Good turnout to study winter survival of greens at NIBIO Apelsvoll, Norway

June 1, 2022

By Trygve S. Aamlid, Wendy Waalen and Jørgen Hornslien, NIBIO

After two years with many cancelled meetings due to Covid-19, about 60 Norwegian superintendents, golf club managers and other industry people met at NIBIO Apelsvoll on May 19th to look at trials and hear the latest turfgrass winter stresses research.

The project ICE-BREAKER, funded by the Norwegian and Swedish Golf Federations, Scandinavian Turfgrass and Environment Research Foundation (STERF), the Research Council of Norway and four Norwegian Golf Clubs, was the focus of a blog post in April. In that article we mentioned our preliminary observations from 2021-22, i.e. that the unstable winter with little snow cover appeared to be taking its toll on many annual bluegrass greens Norway, Sweden and Finland this winter. 

The major focus of the field day was field trials with various winter treatments on plots covered with annual bluegrass, creeping bentgrass or red fescue (blend of Chewings and slender creeping red fescue) on a push-up green at NIBIO Apelsvoll (61°N, 250 m a.s.l.).

turfgrass research plots with a greenhouse in the background
Figure 1. Strips with annual bluegrass, creeping bentgrass and red fescue subjected to three different winter treatments on April 21th.  Photo: Jørgen Hornslien.
  • A (man-made) 10 cm ice cover from Dec. 2nd until natural ice melt around April 10th (about 130 days; treatment 1) resulted in total winterkill of all three species. Mechanical ice removal followed by spring covers from mid-March (treatment 6) made little difference except for slightly better survival of creeping bentgrass in one of the replications. Treatment 5, in which the plots were kept free of snow and ice for enhanced hardening until the ice layer was laid out on Jan 5th (97 days under ice), had better survival of creeping bentgrass and red fescue, but 97 vs 130 days of ice cover made little difference in annual bluegrass.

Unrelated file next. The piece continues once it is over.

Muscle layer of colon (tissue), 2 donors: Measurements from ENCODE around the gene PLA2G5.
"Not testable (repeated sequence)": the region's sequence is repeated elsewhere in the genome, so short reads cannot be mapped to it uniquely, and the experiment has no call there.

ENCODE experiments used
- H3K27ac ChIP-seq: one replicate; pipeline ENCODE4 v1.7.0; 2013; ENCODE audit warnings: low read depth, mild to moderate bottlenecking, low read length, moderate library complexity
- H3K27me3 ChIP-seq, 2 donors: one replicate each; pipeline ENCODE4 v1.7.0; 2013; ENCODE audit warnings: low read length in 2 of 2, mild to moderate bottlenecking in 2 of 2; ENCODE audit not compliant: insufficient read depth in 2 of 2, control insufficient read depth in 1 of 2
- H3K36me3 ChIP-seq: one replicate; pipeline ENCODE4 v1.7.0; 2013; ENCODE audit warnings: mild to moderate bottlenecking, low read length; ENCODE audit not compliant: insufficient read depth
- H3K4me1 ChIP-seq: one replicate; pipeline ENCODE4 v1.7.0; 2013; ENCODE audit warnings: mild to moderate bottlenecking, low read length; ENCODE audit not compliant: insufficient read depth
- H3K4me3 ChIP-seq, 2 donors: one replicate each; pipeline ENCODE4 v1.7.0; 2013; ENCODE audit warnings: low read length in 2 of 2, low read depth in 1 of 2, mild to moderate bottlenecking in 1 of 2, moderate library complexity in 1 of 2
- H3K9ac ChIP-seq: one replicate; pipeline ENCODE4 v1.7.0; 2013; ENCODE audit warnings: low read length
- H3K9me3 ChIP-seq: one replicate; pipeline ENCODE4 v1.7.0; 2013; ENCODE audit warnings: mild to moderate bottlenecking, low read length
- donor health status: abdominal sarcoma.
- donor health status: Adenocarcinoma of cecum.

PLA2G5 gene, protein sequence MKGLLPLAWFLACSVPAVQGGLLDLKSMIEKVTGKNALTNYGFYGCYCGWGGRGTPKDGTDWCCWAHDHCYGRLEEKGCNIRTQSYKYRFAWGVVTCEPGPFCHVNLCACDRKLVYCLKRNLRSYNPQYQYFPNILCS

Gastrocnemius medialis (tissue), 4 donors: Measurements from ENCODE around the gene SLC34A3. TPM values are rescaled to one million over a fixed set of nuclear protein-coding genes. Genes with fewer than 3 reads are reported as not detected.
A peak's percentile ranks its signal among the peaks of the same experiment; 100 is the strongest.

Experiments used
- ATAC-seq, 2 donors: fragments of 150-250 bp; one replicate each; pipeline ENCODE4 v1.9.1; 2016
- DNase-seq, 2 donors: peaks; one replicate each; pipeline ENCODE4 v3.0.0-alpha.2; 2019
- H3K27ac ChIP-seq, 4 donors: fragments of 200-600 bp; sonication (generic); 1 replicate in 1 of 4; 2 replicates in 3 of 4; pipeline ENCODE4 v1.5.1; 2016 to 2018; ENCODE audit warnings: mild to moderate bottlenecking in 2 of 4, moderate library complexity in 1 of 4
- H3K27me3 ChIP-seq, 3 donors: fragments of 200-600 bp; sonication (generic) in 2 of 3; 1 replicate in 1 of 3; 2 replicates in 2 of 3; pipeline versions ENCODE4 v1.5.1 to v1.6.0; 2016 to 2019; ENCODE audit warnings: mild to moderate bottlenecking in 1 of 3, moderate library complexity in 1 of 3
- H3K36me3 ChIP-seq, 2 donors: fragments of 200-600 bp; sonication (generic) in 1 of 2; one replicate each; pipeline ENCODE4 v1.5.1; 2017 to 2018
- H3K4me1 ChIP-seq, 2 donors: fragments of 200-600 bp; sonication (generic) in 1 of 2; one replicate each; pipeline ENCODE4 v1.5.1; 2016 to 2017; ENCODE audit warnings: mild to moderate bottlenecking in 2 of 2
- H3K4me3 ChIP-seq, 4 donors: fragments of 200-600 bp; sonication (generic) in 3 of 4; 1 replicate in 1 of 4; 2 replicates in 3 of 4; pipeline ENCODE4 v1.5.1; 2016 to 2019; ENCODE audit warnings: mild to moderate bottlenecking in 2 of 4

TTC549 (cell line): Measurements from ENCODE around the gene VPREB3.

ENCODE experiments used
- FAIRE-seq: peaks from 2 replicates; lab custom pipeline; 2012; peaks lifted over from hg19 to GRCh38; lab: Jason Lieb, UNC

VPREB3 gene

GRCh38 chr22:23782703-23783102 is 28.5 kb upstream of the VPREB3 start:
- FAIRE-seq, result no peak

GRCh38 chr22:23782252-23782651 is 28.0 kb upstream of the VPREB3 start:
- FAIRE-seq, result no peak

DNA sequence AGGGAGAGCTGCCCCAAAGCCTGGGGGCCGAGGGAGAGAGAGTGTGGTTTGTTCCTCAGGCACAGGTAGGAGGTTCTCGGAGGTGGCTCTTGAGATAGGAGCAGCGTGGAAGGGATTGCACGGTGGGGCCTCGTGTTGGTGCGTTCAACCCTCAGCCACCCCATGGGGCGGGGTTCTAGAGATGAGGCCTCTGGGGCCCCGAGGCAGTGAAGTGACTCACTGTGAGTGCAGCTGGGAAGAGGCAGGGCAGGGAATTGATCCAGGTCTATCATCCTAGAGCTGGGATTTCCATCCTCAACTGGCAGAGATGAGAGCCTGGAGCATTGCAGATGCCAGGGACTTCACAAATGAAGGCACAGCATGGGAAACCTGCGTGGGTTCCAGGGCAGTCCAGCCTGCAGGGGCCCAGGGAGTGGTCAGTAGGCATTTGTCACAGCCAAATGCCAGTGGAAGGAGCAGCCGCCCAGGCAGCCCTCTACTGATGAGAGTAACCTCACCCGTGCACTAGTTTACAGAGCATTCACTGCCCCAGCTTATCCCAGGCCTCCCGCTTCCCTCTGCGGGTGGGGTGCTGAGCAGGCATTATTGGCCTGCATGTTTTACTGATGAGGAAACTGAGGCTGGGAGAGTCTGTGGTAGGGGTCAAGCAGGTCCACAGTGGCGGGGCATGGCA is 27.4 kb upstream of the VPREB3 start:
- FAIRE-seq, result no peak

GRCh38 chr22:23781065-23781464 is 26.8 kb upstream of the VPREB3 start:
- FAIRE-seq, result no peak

• The best treatment was the impermeable plastic sheet installed in treatment 4 on Nov. 28th. The plastic stayed on the green until April 19th (140 days) of which 135 days (from Dec. 2nd) had a 10 cm ice layer above the plastic. Under the plastic there was a spring tarp, but no ventilation pipes. In this treatment, creeping bentgrass and red fescue were both green and very attractive at cover removal (Figure 1) and there were no indications of anoxia or loss of color during the first days after removal (Figure 2). Annual bluegrass appeared to be slightly injured but recovered except for some spots where melting water most likely had been seeping in under the plastic from the wooden frame that surrounded the plot (Figure 3).
  • Turf plots in the control treatment of ‘natural winter’ (Figure 2) and the treatment with clearing of snow thicker than 5 cm throughout the winter were both pale (yellow) at snow melt in April, but creeping bentgrass and red fescue, and to a lesser extent annual bluegrass recovered nicely during the following weeks.  The similarity between these treatments is not surprising given the fact that maximum snow depth on the greens was only around 30 cm (Figure 2).  From late January there was a natural ice layer under the snow in treatment 1, but the ice was rather porous and apparently had little impact on survival of creeping bentgrass and red fescue.
Turfgrass research plots in winter, some of the plots have the snow cleared away
Figure 2. ICE-BREAKER trial at NIBIO Apelsvoll on March 7th. Treatment 2 (snow and ice removal throughout winter) in the foreground. Photo: Jørgen Hornslien.
Turfgrass research plot layout with species and replications
Figure 3. Drone photo of trial at NIBIO Apelsvoll on May 13th, treatments indicated. Photo: Jørgen Hornslien.
a group of people looking at turfgrass research plots
Figure 4. Superintendents learning about winter stresses research at NIBIO Apelsvoll, May 19th.  Photo: Mai Onsrud.

In conclusion, although the “natural winter” treatment came out quite nicely this winter, in the discussion after the presentation, many superintendents (Figure 4) argued that 2-3 weeks earlier opening in spring after use of plastic sheets is very important to most golf clubs. The average cost for covering an 18-hole golf course in Norway was estimated to about $13,000 USD, which may be regarded as an insurance premium to severe winter kill that may otherwise occur once or twice in ten years.